Learning how to record vocals at home for the first time isn’t an easy task, no matter which way you look at it. There’s a lot that goes into the room setup, a lot that goes into equipment selection, and a lot that goes into the actual recording part of it.
When you add everything together, it can get a bit overwhelming to start home recording from scratch. It’s almost expected that everyone messes it up their first time. However, these vocal recording tips for beginners can help you learn how to get a good track without the difficult learning curve.
1. Buy a Microphone
This topic is WAY too big to fit into this article, so let’s just say that buying a microphone takes a lot more time and research than you might think. Every vocalist has a microphone that they like to record with but it can be difficult to know how to start the search for your ideal microphone.
Thankfully there are plenty of resources available for buying a vocal microphone and other beginner recording studio equipment.
2. Set Up A Recording Space
Learning how to set up your space properly before recording vocals is an aspect many beginners overlook. However, doing so can add a noticeable, professional edge to your project.
— Beyond Static (@beyondstatic) January 14, 2019
Look up how baffles and panels can keep the noise down. Don’t focus on soundproofing since you can just control the noise in your house. Instead, research how to manage echo so your vocal track will record clean.
If you’re looking to learn more about properly setting up your space check out this in depth article.
3. Get a Pop Filter
One of the biggest issues the beginner runs into when learning how to record vocals is sibilance. The easy solution to solve this problem is to use a pop filter when tracking.
Pop shields – or pop filters- stop the air coming from your mouth before it pushes the microphone diaphragm down, which leaves a loud pop on the track. Pop shields are cheap to buy and easy to make.
Once you try one you’ll discover how easy it is to get a quality vocal recording at home.
4. Place Your Microphone
Depending on the model, your microphone might be angled or straight, close to your face or far away from it. The official guidelines for a microphone, though, don’t work for every vocalist when recording.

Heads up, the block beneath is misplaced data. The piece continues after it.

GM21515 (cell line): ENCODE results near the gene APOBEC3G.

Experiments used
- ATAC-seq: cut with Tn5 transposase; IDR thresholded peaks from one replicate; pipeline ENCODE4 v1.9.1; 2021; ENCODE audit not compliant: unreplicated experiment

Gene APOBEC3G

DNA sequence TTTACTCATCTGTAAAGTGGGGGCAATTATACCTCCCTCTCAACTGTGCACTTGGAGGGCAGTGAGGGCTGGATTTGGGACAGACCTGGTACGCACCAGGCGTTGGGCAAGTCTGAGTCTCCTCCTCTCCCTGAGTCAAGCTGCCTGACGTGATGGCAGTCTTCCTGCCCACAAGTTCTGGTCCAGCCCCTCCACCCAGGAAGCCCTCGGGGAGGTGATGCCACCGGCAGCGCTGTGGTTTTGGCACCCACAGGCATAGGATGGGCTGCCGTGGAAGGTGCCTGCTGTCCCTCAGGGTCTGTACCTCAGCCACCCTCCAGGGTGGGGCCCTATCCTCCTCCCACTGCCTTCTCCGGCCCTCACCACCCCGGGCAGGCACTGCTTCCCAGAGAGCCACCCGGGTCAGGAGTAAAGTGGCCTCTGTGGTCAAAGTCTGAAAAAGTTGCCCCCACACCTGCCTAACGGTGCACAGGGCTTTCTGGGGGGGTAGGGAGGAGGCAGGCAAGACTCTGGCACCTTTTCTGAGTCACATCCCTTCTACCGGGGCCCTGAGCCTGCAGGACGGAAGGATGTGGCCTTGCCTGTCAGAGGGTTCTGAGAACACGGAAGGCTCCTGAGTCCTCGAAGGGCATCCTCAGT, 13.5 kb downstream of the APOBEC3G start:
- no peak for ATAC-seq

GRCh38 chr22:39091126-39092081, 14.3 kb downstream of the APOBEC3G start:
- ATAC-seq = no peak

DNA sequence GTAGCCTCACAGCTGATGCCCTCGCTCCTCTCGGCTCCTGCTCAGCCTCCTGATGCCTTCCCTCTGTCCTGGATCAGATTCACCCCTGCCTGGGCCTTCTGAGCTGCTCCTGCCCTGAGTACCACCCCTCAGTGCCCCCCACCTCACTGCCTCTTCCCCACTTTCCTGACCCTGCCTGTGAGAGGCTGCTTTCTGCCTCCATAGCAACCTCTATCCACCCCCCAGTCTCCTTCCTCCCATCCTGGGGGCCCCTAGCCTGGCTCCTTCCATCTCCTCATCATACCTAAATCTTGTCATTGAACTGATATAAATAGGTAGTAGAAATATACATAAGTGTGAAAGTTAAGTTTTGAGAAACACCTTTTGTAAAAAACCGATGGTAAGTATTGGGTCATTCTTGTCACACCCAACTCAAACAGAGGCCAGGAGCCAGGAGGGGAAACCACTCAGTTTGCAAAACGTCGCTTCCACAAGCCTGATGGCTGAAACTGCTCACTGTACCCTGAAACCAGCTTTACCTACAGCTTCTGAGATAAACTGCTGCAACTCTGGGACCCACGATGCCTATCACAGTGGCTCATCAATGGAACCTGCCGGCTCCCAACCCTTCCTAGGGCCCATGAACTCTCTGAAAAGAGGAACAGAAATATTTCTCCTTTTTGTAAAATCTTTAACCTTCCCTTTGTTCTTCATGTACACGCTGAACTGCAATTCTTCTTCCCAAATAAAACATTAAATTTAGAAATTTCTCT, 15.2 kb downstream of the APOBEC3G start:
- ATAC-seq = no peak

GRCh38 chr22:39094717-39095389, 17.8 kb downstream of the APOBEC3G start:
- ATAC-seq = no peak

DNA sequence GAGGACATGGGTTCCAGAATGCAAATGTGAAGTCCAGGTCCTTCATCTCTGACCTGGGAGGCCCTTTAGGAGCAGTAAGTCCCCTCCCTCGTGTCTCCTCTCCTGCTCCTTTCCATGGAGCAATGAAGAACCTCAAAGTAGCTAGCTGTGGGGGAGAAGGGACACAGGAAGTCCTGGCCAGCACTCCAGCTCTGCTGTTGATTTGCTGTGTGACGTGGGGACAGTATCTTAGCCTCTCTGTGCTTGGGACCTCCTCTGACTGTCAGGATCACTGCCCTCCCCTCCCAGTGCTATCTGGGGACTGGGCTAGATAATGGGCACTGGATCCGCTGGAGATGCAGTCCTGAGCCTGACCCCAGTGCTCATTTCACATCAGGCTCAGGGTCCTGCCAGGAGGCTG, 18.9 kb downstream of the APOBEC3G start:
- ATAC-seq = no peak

Once you figure out how it’s supposed to be placed, make slight changes to see if your vocal recordings sound any better. It’s always better to trust yourself over the recipe.
5. Use A Shock mount
Another common issue the beginner may run into when learning how to record is a lot of low end content in the vocal track. This isn’t something that was sung but a low end muddy buildup below the vocalists register.
It’s often the result of external sources such as a vehicle passing by or a foot tapping and shaking the microphone.
The easiest solution to this issue is to use a shock mount when recording. This suspends the microphone and makes it less prone to external vibrations.
6. Sort Yourself Out
That said, the proper posture for singing is weird: you want to be relaxed, but also perfectly upright. This is something you can only manage it if you practice. Also, core exercises don’t hurt either.
Ideally, you want to be sitting or standing with perfect spine alignment, relaxed back and neck muscles, a level chin, sloping shoulders, and loose knees. If you can’t do it, relaxed muscles are more important than getting your spine right.
Once you perfect these beginner techniques you’ll be surprised at just how easy it is to deliver a proper vocal recording.
7. Check Your Levels
Learning how to monitor recording levels is key when tracking vocals or any other instrument. To do so, record a track of silence, then listen to it back.
If there is any hiss on the track, this is likely electrical interference in the cord that is amped. Adjust your levels until the hiss disappears and that’s your minimum level for recording.
If you discover that your vocal recordings sound too quiet at your minimum, you will need to learn how to sing louder.
In conclusion, the following should be considered if your a beginner interested in learning how to record vocals for the first time:
- Buy a Microphone
- Set Up a Recording Space
- Get a Pop Filter
- Use a Shock Mount
- Place Your Microphone
- Sort Yourself Out
- Check Your Levels
Above all, take it easy on yourself! No beginner is a fan of their first few vocal recordings and it’s important to learn how to accept that this is okay.
All your first tries will help you learn how to become a better recording artist and vocalist. Just keep trying new things and adding to your home studio until you get it right. We hope these vocal recording tips for beginners help you on your way to success!